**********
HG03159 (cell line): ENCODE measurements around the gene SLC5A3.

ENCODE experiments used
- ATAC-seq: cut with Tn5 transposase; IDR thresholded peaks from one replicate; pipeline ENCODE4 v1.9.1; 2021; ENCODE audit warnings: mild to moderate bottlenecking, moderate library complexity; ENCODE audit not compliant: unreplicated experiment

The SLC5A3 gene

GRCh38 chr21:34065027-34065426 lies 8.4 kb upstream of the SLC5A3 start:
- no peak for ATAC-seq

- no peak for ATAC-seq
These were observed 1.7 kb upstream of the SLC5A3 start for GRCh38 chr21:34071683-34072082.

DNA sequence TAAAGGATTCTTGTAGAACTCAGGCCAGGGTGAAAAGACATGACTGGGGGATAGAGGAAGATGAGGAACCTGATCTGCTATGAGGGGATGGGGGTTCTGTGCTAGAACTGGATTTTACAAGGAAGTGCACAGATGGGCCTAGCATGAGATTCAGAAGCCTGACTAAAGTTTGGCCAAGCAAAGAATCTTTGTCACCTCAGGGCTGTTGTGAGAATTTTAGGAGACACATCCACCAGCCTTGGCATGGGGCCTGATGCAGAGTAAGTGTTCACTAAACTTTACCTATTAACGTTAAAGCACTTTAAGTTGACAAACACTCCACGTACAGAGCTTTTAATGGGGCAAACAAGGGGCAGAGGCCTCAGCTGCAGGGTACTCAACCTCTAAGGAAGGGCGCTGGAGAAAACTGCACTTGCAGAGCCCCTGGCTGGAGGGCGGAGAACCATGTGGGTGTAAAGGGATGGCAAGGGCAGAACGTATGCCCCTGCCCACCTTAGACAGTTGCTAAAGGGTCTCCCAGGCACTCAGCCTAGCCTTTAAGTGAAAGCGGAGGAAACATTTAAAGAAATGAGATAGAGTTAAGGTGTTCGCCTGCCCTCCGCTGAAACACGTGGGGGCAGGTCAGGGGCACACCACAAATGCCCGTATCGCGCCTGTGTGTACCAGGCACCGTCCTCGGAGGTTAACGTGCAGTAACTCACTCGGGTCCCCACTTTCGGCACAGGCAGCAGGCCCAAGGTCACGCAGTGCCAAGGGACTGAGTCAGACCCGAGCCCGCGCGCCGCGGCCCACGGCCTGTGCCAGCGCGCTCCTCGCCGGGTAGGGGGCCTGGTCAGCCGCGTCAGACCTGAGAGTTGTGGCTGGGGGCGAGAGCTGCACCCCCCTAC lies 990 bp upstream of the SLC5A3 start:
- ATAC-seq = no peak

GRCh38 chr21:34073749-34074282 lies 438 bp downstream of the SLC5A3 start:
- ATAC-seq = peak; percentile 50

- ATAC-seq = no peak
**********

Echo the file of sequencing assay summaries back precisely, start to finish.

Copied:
HG03159 (cell line): ENCODE measurements around the gene SLC5A3.

ENCODE experiments used
- ATAC-seq: cut with Tn5 transposase; IDR thresholded peaks from one replicate; pipeline ENCODE4 v1.9.1; 2021; ENCODE audit warnings: mild to moderate bottlenecking, moderate library complexity; ENCODE audit not compliant: unreplicated experiment

The SLC5A3 gene

GRCh38 chr21:34065027-34065426 lies 8.4 kb upstream of the SLC5A3 start:
- no peak for ATAC-seq

- no peak for ATAC-seq
These were observed 1.7 kb upstream of the SLC5A3 start for GRCh38 chr21:34071683-34072082.

DNA sequence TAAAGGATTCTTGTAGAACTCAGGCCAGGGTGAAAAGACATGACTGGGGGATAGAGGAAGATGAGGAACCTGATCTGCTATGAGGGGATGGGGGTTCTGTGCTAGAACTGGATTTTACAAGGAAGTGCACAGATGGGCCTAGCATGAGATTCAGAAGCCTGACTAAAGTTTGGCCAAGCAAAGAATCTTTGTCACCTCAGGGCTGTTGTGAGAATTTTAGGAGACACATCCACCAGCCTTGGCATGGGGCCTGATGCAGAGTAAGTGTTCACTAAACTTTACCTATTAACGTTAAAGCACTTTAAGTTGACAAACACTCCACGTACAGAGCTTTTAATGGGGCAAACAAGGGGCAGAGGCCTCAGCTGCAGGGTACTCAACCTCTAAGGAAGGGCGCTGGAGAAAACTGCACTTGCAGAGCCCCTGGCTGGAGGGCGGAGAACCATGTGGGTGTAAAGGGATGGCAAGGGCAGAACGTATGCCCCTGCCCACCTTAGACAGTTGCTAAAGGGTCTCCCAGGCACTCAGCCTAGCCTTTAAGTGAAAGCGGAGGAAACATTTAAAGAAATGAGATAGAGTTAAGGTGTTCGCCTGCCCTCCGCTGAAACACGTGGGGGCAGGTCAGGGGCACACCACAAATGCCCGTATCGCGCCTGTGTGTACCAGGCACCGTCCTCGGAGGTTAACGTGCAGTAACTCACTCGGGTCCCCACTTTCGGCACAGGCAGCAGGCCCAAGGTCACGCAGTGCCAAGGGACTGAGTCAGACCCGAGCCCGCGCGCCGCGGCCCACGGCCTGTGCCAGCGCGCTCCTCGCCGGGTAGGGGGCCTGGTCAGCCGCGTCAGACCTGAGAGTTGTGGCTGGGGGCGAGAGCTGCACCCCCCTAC lies 990 bp upstream of the SLC5A3 start:
- ATAC-seq = no peak

GRCh38 chr21:34073749-34074282 lies 438 bp downstream of the SLC5A3 start:
- ATAC-seq = peak; percentile 50

- ATAC-seq = no peak